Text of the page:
In the country version of the murder ballad, real events have been replaced by fictional scenarios which are often constructed to deliver a moral lesson in the most macabrely sensationalist way possible. (An especially notorious example of this is Ferlin Husky's anti-drink-driving jeremiad, Drunken Driver, in which a man who abandons his kids for the booze runs them down while driving in a state of inebriation.)
In The Cold Hard Facts Of Life, Wagoner takes the murder ballad morality play and twists it into something far more cynical. The song follows a man who's come home early from a business trip. He decides to surprise his wife and stops off at a bottle shop to pick up some champagne. While there, he hears a shady character at the counter boasting about how he's off to "party" with a woman whose husband's out of town on a business trip. After following the guy, the protagonist discovers the "woman" is his wife, catches the two of them "in the act", then knifes them to death. The song concludes with him solemnly declaring: I guess I'll go to hell or I'll rot here in the cell.
The moral?... Well, on a superficial level, there's the glib misogynistic insinuation that women are not to be trusted. But any moral superiority that the "victim" might have gained from this "revelation" is immediatedly annulled by his murderous response; a response that is swiftly punished by a penal life sentence and the prospect of eternal damnation. It's a classic "sin begats sin" scenario but the only person who's left alive to learn anything from it defiantly signs off asserting: but who taught who the cold hard facts of life...
So, the undeserving suffers and the wrongdoers are punished BUT in the process the undeserving becomes a wrongdoer and gets punished by a higher power and, because he was originally undeserving, he clings to his self-justifications and ultimately learns nothing... The only conclusions we can draw from this are that human beings are self-serving, self-justifying, self-destructive and self-deluding. Definitely, the facts of life at their coldest and hardest.
For a mp3 of this track and decent sized scan of the brilliantly cheesy sleeve that the album was released in, follow this link.
Willie Nelson - Little Things
Unlike Jones' magnum opus which wallows in pining passivity and Wagoner's Cold Hard Facts which dwells on the consequences of blind reactive violence, Willie Nelson's Little Things is about a different and far more modern response to rejection/betrayal - passive-aggressive stalking.
The song is basically an extended message to an ex left on an answering machine. He starts off by apologising for intruding on her life and then passes news about their child's progress at school and, because it's delivered by Willie in that vaguely vulnerable, matter-of-fact style of his, we have no reason to expect that it will get any more sinister.
Then, however, he brings up their former neighbours just so he can cattily mention that: they broke up just like us. And it spirals down from there - the house they used to live in has been torned down, that part of town has been razed to build a freeway, AND IT'S ALL YOUR FAULT, YOU BITCH!!!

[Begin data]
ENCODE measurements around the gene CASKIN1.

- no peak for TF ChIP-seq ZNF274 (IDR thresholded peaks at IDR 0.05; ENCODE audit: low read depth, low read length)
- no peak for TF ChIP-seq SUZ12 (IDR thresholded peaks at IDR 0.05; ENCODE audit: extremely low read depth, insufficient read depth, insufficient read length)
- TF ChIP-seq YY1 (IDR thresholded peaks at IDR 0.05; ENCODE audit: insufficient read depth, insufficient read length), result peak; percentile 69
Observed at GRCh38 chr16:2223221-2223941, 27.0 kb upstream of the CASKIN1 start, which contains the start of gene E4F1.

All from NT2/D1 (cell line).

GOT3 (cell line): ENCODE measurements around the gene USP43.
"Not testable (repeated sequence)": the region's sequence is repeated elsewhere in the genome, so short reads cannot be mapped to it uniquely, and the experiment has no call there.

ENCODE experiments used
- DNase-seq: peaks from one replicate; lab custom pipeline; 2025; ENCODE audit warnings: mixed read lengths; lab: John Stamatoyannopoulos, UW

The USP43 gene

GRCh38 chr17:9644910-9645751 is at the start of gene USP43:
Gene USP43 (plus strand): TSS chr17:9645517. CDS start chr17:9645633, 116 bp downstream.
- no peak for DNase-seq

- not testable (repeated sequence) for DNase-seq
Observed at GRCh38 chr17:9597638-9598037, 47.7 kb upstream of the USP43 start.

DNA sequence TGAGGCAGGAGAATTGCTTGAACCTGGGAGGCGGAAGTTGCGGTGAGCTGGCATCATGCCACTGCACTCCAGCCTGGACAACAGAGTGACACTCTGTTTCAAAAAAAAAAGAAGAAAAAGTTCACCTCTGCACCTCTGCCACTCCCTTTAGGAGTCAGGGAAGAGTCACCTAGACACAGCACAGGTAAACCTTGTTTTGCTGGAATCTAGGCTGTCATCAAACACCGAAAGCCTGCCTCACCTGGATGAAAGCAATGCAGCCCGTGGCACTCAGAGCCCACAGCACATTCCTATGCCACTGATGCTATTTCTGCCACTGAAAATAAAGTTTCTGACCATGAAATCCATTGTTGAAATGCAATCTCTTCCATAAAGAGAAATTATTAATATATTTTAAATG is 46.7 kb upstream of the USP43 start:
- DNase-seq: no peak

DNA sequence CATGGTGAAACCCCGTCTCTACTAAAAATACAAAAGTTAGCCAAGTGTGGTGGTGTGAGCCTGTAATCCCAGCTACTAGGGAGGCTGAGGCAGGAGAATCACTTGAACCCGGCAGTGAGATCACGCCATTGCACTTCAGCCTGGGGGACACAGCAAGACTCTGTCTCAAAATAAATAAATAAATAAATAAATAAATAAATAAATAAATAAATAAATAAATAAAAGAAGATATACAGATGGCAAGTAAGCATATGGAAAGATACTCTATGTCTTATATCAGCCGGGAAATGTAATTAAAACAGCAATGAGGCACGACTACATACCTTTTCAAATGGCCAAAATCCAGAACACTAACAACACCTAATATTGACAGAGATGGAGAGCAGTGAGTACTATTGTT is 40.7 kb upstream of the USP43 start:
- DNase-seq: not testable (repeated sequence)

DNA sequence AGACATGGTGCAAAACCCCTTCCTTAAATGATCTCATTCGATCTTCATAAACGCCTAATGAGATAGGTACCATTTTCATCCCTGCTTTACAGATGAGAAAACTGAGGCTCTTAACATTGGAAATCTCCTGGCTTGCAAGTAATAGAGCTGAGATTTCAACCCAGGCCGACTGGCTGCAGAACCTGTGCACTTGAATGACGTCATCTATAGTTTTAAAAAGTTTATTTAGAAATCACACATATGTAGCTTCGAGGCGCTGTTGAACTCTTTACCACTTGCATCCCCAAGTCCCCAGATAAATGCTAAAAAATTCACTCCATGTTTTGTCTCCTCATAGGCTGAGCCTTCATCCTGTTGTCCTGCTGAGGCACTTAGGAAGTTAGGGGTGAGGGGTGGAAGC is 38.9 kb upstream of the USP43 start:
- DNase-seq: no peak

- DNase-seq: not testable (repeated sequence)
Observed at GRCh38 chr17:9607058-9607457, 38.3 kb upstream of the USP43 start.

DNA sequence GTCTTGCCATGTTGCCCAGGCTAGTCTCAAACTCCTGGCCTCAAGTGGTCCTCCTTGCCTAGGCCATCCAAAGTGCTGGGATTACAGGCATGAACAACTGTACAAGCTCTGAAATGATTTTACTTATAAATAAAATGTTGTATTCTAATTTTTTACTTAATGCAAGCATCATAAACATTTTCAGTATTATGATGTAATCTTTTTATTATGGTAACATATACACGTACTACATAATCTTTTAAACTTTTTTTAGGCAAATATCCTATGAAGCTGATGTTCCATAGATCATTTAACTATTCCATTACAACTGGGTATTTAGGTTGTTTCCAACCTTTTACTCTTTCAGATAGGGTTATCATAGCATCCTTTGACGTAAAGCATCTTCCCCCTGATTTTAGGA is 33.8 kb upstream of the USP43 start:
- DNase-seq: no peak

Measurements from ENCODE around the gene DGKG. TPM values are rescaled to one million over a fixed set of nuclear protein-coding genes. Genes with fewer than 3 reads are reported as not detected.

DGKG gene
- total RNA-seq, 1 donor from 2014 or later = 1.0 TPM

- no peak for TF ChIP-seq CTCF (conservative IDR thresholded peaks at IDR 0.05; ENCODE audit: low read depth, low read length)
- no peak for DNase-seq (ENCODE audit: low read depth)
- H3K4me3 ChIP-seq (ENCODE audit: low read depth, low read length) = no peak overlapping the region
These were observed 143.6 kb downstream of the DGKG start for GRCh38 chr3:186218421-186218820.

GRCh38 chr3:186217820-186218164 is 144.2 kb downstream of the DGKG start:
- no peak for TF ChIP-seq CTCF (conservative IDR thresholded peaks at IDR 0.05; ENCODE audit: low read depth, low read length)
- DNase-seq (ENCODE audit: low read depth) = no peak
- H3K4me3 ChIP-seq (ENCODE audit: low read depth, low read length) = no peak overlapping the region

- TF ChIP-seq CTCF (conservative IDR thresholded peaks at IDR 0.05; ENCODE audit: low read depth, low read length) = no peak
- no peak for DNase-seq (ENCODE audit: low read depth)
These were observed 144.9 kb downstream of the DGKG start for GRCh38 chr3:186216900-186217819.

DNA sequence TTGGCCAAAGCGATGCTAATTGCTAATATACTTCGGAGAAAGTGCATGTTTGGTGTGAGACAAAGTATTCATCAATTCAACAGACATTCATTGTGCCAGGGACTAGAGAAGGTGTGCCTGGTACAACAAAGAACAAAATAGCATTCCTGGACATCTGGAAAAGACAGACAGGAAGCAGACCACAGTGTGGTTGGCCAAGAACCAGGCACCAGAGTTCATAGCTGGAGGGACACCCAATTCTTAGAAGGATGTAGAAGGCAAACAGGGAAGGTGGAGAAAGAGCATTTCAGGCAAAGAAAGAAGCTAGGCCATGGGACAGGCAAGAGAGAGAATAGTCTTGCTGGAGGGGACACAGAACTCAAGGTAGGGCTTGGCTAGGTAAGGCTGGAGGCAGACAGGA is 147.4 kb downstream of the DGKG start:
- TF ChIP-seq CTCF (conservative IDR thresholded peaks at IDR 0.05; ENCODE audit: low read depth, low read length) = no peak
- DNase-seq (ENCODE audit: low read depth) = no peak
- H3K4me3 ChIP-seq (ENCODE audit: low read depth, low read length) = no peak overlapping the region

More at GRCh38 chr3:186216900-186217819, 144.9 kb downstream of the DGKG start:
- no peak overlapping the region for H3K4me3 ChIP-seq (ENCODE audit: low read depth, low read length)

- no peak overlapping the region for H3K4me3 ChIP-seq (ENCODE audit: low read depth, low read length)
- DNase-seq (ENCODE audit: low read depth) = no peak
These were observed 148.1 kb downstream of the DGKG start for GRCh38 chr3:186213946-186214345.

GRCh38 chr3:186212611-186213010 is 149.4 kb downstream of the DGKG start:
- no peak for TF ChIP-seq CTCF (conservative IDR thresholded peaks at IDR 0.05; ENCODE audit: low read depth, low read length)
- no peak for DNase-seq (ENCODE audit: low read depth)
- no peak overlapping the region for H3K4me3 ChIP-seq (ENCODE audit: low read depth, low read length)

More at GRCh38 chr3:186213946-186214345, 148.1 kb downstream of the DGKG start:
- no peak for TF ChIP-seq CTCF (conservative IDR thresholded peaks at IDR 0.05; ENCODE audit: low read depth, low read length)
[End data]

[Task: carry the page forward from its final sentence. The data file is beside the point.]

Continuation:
Well, actually, that last part isn't in there, but its an obvious subtext, and that's what makes it so depressing. It's not so much the content, but the way we get lured in by Willie's trademark genialty then sucker-punched by bitchiness.
Here's a video of Tammy Wynette performing the song with almost unbearable pathos.
The Flying Burrito Brothers - Hot Burrito #1
The final song in the segment was delivered with something of a confession by Pete - this is the song he's listened to after every relationship break up he's had. And it's not hard to see why. Unlike the other three songs on this list, there is no maudlin melodrama here; just a sincere and sorrowful first-person lament for a lost love constructed like an imaginary "conversation" with the missing other half.
We aren't given too many details about the break up, but it's clear that the narrator's ex has quickly moved on to someone else. Rather than use this as an excuse to descend into bitter rancour, the narrator tries to maintain his dignity and shore up his ego by reminding himself that he was her first sexual love.
Just as this starts to dip dangerously close to boastful assertions about "teaching her everything she knows", the chorus arrives with this heartbreaking but carefully underplayed couplet: I'm your toy, I'm your old boy / But I don't want no one but you to love me
At present, the narrator is hopelessly fixated on what he's lost. He knows it, but he also knows that the world keeps turning and one day he will find himself in another relationship. From where he stands though, he is incapable of believing that he could ever move on and reciprocate another's affections...
And that is exactly how one feels in such a situation, and it is that which makes it such a perfect post-breakup song.
The writer of this song was country-rock pioneer Gram Parsons, a man with an unearthly beautiful "crying"quality to his voice; something which is clearly on display in parts of this incredible performance of it. (YouTube link, once again)
As "The Web's Longest Running Strange-Music Blog", Music For Maniacs deserves our enduring admiration and affection but, beyond that, they should be applauded for championing a genre that is consistently overlooked in definitions of the rock canon - instrumental surf music.